There’s still time to celebrate Jazz Appreciation Month

April is Jazz Appreciation Month (JAM), a time to recognize jazz as both an historic and a living American art form. JAM was begun in 2003 by the National Museum of American History to advance recognition of jazz as America’s original music.

With one week left in April, there is still lots of time to get your Jazz Appreciation activities in. Here are a few suggestions:

  • Watch a movie about jazz. There are lots of great ones out there to choose from.  Jazz on a Summer’s Day is a documentary about the Newport Jazz Festival, made in 1959. Performances by Louis Armstrong and Eric Dolphy are notable, as are the windblown views of ladies in their summer dresses. Director Charlotte Zwerin’s love of the music of Thelonious Monk is apparent in her biopic of the sax great, Straight, No Chaser. This one is a movie, and also an education. And here’s a great film about Jazz in Five Points – produced by none other than Rocky Mountain PBS: you can watch it right here! Here’s a list of recommended jazz films from ranker.com.
  • Take a young person to hear live jazz. Many clubs have all ages shows during the early part of the evening. This is a great chance to open the ears of someone who may never have heard a jazz tune in his or her life. Who knows what new passion you might spawn?  Here in Denver, check out the calendar at Dazzle Jazz (where youngsters are invited to the first set and students are often admitted for reduced prices),  Jazz at Jack’s,or wait just a few more weeks and spend a Sunday evening with that young person by the boathouse in City Park. The City Park Jazz line-up for 2014 has just been announced: it's a solid series of strong performers every week. Added bonus – it’s free!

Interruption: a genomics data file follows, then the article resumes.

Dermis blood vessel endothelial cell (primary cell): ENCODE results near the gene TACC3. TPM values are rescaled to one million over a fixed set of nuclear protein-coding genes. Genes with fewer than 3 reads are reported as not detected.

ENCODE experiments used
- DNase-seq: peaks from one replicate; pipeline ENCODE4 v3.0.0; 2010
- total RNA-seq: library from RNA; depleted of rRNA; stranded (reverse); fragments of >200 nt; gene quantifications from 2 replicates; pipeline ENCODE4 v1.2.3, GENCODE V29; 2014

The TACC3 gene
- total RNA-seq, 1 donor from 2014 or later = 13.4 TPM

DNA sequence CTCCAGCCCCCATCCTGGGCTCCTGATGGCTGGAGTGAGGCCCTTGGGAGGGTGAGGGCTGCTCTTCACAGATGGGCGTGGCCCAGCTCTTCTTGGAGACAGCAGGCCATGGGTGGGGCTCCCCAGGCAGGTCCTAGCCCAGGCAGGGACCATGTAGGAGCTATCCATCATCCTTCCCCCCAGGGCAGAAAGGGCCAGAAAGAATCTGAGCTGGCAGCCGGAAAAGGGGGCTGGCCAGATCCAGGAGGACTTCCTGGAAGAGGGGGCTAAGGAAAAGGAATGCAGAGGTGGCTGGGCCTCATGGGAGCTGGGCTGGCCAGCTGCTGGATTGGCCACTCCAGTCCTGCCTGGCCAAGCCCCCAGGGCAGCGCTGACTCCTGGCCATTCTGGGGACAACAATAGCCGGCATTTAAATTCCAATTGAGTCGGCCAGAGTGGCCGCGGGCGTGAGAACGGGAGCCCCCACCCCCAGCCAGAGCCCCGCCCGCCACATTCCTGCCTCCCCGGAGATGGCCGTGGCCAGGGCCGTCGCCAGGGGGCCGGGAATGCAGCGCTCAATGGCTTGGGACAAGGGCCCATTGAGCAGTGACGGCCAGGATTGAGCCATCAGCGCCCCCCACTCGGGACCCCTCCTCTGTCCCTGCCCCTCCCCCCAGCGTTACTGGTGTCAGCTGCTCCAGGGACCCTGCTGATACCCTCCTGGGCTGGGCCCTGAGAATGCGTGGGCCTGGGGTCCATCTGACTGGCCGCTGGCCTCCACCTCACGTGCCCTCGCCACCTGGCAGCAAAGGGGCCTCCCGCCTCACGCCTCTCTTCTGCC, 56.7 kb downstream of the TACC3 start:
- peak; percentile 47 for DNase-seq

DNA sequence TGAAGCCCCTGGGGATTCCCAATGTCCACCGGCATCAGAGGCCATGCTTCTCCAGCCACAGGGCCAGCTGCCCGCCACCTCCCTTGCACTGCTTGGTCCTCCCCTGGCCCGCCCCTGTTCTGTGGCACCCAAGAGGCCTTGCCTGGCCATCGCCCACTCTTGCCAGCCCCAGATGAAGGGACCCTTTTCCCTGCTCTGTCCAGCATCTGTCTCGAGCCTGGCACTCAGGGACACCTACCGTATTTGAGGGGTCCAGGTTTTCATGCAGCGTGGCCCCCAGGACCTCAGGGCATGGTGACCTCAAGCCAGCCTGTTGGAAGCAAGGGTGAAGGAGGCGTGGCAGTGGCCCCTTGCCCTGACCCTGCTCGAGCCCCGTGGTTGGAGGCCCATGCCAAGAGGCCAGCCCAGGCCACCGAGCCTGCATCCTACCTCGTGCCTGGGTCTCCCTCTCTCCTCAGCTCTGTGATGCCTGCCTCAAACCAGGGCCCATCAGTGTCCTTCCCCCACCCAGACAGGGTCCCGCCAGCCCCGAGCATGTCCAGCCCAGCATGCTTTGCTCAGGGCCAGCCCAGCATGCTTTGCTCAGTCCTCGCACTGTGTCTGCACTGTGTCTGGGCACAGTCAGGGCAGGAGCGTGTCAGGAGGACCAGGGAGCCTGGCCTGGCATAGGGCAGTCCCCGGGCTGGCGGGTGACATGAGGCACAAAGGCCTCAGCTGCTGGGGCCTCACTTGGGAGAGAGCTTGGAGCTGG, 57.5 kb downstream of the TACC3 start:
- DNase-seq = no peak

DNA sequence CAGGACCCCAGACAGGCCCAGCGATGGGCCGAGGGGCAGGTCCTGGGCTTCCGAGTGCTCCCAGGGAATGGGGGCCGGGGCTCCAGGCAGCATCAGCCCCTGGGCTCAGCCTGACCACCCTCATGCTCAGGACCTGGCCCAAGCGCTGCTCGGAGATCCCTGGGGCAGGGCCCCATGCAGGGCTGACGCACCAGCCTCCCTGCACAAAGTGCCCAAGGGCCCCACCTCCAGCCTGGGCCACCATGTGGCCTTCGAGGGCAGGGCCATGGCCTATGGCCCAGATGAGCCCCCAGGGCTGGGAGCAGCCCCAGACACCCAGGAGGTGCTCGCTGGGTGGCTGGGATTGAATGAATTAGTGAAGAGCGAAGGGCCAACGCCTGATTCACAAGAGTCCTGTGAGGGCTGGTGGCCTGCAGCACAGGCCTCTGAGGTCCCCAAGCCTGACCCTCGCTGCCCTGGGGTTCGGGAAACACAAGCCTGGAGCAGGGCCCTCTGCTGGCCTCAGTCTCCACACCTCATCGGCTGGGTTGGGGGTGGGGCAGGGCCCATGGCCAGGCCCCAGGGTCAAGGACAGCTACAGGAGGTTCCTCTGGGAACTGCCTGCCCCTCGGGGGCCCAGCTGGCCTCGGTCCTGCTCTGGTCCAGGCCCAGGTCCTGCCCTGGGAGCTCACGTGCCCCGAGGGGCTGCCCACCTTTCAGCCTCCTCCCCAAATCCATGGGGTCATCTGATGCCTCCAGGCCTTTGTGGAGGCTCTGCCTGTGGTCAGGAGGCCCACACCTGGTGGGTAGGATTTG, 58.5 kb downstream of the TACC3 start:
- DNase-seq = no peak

• Tune in your radio –or smartphone – or computer – to KUVO/KVJZ. Denver’s jazz station is recognized as one of the best in the world. The station considers its role in jazz education to be as important as its entertainment value. In addition to the music, KUVO’s knowledgeable on-air hosts provide the background: about the song, the era of music, the musicians.  KUVO covers the full spectrum of jazz: beginning with the Jazz Age through Big Band and Swing, Bop and Post-Bop Eras, and Modern Expressions, including some late night exploration into very forward-thinking experimental music. The station’s schedule is here; the link to stream them on your computer is here and you can download their mobile application here.  (Full disclosure: KUVO is part of the Rocky Mountain PBS network].
  • Final thought – any month is a good one to celebrate jazz! If you don’t get to any of these activities before April ends – there’s always next month. The music will still be there for you.

 

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